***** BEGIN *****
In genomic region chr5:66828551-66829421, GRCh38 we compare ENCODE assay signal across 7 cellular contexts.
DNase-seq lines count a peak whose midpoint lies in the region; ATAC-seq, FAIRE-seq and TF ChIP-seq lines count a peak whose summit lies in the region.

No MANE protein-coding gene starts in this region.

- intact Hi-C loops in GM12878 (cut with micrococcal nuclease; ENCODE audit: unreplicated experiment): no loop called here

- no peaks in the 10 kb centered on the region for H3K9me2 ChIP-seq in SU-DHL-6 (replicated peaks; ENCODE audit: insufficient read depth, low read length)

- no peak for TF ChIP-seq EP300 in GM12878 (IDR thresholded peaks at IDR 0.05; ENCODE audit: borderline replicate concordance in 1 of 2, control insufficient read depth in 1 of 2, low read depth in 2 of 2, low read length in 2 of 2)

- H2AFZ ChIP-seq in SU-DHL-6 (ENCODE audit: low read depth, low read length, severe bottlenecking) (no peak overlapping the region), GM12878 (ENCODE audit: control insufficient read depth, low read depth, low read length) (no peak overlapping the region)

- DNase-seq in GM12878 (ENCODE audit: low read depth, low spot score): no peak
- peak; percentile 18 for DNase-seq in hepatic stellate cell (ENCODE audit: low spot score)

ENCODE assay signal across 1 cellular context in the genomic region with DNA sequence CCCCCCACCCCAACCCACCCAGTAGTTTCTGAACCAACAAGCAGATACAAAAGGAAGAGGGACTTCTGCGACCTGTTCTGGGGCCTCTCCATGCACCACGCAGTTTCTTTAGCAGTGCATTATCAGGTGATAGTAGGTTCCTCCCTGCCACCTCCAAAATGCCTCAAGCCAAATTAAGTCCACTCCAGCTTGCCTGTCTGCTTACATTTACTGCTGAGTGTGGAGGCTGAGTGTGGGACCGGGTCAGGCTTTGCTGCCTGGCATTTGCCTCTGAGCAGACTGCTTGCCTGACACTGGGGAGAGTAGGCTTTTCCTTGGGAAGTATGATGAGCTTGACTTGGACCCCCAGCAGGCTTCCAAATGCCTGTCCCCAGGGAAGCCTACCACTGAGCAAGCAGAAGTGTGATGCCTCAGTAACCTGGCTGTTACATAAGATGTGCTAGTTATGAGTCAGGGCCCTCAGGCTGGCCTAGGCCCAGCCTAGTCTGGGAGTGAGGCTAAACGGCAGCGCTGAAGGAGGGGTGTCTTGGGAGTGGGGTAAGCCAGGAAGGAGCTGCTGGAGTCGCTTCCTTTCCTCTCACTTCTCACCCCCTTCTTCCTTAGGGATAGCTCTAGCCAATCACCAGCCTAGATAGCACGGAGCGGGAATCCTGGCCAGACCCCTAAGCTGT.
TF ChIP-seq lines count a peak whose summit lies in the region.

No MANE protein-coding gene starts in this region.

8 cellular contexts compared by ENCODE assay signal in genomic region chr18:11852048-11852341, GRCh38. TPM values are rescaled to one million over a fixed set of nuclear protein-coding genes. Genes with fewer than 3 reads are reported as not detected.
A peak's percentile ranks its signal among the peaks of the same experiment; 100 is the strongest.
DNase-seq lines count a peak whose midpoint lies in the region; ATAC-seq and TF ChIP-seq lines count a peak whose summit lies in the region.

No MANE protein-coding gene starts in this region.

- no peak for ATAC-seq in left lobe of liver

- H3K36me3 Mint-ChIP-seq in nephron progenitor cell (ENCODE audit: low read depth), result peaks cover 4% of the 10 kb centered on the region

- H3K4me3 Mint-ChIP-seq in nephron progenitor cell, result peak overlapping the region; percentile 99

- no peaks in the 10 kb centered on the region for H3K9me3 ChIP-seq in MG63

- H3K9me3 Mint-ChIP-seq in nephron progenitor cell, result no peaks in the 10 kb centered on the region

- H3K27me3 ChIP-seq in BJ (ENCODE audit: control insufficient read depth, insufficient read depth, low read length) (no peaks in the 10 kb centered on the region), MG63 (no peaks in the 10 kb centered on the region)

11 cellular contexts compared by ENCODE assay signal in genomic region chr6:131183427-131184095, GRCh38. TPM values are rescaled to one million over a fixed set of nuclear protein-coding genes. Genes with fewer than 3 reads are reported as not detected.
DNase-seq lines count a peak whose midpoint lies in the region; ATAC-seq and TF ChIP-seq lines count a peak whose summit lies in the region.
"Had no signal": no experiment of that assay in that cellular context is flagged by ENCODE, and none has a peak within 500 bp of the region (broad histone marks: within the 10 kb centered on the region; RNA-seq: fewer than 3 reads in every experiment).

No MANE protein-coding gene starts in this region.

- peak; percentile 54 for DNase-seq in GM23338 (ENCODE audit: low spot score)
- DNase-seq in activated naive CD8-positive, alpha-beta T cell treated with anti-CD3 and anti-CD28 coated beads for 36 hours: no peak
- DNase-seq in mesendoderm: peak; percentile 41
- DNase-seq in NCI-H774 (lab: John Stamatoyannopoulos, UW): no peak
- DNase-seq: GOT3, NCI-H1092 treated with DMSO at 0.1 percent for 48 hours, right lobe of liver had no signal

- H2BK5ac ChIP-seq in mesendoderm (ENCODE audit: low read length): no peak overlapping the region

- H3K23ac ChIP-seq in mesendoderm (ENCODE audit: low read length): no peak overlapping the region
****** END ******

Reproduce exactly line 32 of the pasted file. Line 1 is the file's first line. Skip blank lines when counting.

- H2BK5ac ChIP-seq in mesendoderm (ENCODE audit: low read length): no peak overlapping the region